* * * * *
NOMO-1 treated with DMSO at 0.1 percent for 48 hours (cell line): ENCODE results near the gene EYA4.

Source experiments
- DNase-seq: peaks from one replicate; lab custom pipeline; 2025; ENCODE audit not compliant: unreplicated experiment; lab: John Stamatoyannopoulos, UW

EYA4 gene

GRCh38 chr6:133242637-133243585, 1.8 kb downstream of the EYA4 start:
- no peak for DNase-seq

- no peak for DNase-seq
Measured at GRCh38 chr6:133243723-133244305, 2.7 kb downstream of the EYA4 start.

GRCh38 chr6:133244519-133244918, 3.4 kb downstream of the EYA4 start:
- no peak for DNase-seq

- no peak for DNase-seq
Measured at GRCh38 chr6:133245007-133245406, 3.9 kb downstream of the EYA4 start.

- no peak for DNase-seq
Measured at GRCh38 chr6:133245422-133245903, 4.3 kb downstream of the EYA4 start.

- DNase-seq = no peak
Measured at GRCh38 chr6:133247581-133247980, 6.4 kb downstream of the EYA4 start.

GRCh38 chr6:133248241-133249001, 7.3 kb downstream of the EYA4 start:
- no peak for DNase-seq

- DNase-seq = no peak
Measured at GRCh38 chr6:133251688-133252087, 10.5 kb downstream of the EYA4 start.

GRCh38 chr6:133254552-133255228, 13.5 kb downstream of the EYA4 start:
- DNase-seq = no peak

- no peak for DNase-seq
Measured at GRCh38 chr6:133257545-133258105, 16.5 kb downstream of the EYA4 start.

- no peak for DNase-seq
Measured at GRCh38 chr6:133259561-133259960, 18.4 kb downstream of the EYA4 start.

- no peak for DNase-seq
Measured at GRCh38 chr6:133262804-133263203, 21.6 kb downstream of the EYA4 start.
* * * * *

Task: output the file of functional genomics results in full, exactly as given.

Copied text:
NOMO-1 treated with DMSO at 0.1 percent for 48 hours (cell line): ENCODE results near the gene EYA4.

Source experiments
- DNase-seq: peaks from one replicate; lab custom pipeline; 2025; ENCODE audit not compliant: unreplicated experiment; lab: John Stamatoyannopoulos, UW

EYA4 gene

GRCh38 chr6:133242637-133243585, 1.8 kb downstream of the EYA4 start:
- no peak for DNase-seq

- no peak for DNase-seq
Measured at GRCh38 chr6:133243723-133244305, 2.7 kb downstream of the EYA4 start.

GRCh38 chr6:133244519-133244918, 3.4 kb downstream of the EYA4 start:
- no peak for DNase-seq

- no peak for DNase-seq
Measured at GRCh38 chr6:133245007-133245406, 3.9 kb downstream of the EYA4 start.

- no peak for DNase-seq
Measured at GRCh38 chr6:133245422-133245903, 4.3 kb downstream of the EYA4 start.

- DNase-seq = no peak
Measured at GRCh38 chr6:133247581-133247980, 6.4 kb downstream of the EYA4 start.

GRCh38 chr6:133248241-133249001, 7.3 kb downstream of the EYA4 start:
- no peak for DNase-seq

- DNase-seq = no peak
Measured at GRCh38 chr6:133251688-133252087, 10.5 kb downstream of the EYA4 start.

GRCh38 chr6:133254552-133255228, 13.5 kb downstream of the EYA4 start:
- DNase-seq = no peak

- no peak for DNase-seq
Measured at GRCh38 chr6:133257545-133258105, 16.5 kb downstream of the EYA4 start.

- no peak for DNase-seq
Measured at GRCh38 chr6:133259561-133259960, 18.4 kb downstream of the EYA4 start.

- no peak for DNase-seq
Measured at GRCh38 chr6:133262804-133263203, 21.6 kb downstream of the EYA4 start.